European Spine Journal

, Volume 16, Issue 1, pp 115–121

Does caesarean section negatively influence the post-partum prognosis of low back pain and pelvic pain during pregnancy?

Original Article

Abstract

Low back and pelvic pain (LBPP) is prevalent during pregnancy and also post-partum. The aetiology is poorly understood. The aim of this study was to investigate possible associations between epidural or spinal anaesthesia and caesarean section (CS) with persistent LBPP half a year after pregnancy. In a previous questionnaire study (n=891) altogether 639 (72%) women had reported LBPP during pregnancy. We sent these respondents a second questionnaire at approximately 6 months post-delivery. The response rate was 72.6% (n=464). The respondents were divided into three groups reporting ‘no pain’, ‘recurrent pain’ and ‘continuous pain’ in relation to LBPP 6 months after delivery. Pearson’s chi-square test was used to test the difference between groups and logistic regression analysis was performed. Forty percent of the respondents had received epidural anaesthesia (EDA) or spinal anaesthesia during delivery and 18.5% of women had been delivered by CS. Epidural or spinal anaesthesia was not associated with persistent LBPP. There was no significant difference in CS rates between different sub-groups. The risk of persistent LBPP was increased three- to fourfold in women delivered by elective CS compared with women delivered by emergency CS. Epidural or spinal anaesthesia was not associated with risk of persistent LBPP. Elective CS was associated with an increased risk of persistent LBPP. However, the results must be interpreted with caution because of a relatively small study sample.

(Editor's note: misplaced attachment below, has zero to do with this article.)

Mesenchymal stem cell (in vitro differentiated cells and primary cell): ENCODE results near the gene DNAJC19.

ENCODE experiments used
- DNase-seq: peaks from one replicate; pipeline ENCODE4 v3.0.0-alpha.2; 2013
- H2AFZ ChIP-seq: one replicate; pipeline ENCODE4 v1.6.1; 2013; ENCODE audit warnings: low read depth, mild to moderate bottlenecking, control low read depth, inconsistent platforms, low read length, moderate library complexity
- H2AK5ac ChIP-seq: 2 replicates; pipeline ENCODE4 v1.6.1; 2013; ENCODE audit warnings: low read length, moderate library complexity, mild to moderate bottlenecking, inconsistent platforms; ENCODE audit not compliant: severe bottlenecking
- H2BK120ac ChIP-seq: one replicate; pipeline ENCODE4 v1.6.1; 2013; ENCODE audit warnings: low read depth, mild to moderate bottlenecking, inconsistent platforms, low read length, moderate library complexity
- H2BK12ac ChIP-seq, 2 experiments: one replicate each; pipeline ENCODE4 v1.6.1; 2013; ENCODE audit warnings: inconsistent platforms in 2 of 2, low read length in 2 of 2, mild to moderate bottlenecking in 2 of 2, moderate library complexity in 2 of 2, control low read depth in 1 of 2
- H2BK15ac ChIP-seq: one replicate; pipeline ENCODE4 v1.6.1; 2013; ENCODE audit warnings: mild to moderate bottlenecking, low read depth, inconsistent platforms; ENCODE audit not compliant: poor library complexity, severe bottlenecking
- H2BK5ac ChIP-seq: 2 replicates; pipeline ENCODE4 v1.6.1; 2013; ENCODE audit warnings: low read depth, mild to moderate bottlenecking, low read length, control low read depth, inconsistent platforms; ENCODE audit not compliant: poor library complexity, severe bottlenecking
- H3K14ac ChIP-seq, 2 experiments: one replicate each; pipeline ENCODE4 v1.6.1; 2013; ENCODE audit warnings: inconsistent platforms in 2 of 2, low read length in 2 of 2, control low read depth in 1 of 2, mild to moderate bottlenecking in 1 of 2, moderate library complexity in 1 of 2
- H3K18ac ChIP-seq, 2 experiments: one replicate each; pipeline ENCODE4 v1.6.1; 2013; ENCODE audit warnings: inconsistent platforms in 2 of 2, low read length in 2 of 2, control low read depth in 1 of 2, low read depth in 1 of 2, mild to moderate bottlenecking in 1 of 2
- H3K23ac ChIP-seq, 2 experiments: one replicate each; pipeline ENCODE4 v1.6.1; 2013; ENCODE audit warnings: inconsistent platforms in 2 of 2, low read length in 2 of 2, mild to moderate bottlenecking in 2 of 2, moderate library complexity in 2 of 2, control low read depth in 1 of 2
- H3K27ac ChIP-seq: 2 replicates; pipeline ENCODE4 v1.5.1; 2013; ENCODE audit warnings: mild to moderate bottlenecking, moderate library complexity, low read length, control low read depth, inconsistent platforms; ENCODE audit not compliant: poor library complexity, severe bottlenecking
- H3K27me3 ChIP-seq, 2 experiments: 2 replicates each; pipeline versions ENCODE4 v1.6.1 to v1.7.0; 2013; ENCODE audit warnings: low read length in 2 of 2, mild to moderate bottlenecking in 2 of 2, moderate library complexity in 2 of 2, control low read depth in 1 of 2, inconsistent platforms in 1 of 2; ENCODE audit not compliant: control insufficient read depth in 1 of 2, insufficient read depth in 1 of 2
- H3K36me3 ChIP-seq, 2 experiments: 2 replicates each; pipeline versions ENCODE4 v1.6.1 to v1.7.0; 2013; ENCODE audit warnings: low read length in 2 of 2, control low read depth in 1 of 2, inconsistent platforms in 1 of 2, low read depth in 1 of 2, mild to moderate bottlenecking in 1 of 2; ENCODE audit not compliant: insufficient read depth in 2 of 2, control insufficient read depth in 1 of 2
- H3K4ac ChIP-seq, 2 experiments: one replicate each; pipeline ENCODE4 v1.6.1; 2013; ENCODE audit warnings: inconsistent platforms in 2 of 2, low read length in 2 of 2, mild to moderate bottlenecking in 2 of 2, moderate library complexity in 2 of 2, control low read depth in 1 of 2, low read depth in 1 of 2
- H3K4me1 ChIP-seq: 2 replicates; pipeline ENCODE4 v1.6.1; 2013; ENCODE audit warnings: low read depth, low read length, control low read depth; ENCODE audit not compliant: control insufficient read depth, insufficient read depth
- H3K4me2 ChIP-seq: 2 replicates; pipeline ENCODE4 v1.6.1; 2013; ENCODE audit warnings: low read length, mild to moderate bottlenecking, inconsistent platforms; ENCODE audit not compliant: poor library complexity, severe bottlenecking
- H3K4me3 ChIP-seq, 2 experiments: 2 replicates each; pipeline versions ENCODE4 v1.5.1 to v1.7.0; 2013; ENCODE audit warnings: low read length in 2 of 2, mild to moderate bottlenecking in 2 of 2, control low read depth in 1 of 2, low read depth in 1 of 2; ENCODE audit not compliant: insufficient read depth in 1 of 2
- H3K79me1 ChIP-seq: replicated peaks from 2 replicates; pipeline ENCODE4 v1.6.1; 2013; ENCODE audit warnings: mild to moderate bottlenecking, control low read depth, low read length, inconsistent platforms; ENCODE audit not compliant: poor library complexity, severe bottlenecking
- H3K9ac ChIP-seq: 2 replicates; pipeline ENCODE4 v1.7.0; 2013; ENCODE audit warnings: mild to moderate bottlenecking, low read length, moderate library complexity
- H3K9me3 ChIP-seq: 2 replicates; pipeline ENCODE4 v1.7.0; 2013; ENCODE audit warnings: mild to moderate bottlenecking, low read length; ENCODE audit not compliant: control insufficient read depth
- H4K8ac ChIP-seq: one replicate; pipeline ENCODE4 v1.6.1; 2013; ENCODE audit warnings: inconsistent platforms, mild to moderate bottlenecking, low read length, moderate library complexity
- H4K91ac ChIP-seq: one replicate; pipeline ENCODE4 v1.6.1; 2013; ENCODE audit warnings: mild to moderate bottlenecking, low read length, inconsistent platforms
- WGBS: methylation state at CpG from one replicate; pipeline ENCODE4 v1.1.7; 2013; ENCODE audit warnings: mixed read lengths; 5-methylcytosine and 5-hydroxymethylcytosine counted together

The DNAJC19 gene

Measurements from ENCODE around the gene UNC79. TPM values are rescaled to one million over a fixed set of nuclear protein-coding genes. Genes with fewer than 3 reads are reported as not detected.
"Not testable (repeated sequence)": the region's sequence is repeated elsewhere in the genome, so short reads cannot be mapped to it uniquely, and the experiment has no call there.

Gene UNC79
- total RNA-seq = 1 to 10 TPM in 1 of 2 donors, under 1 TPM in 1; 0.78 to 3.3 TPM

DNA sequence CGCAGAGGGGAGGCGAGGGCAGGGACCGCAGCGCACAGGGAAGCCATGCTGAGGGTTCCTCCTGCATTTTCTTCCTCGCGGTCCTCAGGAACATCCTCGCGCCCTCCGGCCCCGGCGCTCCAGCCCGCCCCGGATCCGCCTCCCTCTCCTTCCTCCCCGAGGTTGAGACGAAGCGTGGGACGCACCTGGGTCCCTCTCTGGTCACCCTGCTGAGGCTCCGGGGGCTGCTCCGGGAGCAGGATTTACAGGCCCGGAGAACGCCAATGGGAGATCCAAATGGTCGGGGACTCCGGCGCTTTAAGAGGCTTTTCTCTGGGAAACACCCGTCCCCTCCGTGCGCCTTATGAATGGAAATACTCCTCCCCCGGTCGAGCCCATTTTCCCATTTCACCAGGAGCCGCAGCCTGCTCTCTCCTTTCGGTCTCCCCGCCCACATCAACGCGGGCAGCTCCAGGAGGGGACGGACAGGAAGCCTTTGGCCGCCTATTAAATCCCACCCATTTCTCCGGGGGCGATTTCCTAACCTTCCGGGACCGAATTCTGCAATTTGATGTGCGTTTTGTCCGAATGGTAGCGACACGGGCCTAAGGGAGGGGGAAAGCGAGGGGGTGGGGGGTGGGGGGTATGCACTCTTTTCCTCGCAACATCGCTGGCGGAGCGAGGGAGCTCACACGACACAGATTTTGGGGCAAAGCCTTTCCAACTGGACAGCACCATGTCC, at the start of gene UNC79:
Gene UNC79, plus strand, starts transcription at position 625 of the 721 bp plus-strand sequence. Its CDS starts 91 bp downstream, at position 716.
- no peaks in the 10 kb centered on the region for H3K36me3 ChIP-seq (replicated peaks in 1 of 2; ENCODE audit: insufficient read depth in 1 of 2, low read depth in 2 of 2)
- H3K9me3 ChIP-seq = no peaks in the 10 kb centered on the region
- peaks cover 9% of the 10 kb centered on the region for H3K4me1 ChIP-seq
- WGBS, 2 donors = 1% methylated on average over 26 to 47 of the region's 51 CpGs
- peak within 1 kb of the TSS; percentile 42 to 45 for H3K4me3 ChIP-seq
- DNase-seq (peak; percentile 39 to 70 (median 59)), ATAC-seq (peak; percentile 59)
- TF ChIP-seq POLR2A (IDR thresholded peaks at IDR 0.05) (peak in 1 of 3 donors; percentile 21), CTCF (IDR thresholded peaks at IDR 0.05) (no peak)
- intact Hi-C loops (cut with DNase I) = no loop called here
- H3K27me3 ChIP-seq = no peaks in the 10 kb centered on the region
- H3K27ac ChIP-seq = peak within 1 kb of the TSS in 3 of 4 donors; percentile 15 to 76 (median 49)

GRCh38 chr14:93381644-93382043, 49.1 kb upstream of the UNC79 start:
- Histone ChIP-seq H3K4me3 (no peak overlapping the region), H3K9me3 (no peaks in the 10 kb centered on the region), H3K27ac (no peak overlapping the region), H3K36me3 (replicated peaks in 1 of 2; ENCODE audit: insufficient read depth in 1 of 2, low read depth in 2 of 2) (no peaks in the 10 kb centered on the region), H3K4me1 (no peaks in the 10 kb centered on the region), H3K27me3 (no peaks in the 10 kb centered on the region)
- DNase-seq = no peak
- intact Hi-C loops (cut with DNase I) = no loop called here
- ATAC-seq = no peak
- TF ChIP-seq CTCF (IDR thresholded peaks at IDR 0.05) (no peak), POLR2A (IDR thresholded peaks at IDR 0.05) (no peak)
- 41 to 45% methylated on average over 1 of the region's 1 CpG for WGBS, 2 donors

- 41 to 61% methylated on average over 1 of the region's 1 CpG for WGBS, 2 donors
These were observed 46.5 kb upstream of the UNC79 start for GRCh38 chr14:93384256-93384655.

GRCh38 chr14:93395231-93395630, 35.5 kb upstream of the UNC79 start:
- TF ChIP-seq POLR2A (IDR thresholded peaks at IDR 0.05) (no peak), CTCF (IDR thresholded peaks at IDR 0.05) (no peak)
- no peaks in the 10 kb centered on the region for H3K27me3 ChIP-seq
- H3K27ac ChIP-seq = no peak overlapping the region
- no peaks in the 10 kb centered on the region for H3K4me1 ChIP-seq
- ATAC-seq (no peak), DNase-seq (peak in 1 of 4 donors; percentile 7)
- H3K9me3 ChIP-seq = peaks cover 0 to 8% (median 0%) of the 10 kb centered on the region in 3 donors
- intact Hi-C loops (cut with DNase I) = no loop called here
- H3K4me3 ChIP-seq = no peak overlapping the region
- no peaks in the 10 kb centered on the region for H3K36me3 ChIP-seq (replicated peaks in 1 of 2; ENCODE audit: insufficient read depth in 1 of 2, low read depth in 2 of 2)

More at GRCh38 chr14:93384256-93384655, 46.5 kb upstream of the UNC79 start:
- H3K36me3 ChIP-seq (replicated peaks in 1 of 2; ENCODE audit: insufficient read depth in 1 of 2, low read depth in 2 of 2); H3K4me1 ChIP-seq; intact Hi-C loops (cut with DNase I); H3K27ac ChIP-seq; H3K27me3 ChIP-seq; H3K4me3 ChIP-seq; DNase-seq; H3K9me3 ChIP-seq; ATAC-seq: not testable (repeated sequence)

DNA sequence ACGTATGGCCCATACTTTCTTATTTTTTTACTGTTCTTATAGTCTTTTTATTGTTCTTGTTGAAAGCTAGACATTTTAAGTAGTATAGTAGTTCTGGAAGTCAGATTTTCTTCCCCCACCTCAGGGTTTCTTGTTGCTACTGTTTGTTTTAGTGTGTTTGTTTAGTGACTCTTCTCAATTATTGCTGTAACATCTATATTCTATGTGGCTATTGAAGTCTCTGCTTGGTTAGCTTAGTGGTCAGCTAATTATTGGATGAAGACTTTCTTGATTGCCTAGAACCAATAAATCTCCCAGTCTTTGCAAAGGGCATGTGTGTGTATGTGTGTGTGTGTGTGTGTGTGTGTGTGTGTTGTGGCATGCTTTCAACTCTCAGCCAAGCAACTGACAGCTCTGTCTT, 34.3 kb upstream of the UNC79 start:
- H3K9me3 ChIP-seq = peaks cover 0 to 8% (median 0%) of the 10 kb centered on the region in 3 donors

Keywords

Low back and pelvic pain Pregnancy Post-partum Epidural anaesthesia Caesarean section 

Abbreviations

LBPP

Low back and pelvic pain during pregnancy

Q1

The first questionnaire after delivery

Q2

The second questionnaire at approximately 6 months after delivery

CS

Caesarean section

Copyright information

© Springer-Verlag 2006

Authors and Affiliations

  1. 1.Department of Clinical Science, Obstetrics and Gynaecology, Department of Public Health and Clinical Medicine, Epidemiology and Public Health SciencesUmea UniversityUmeaSweden

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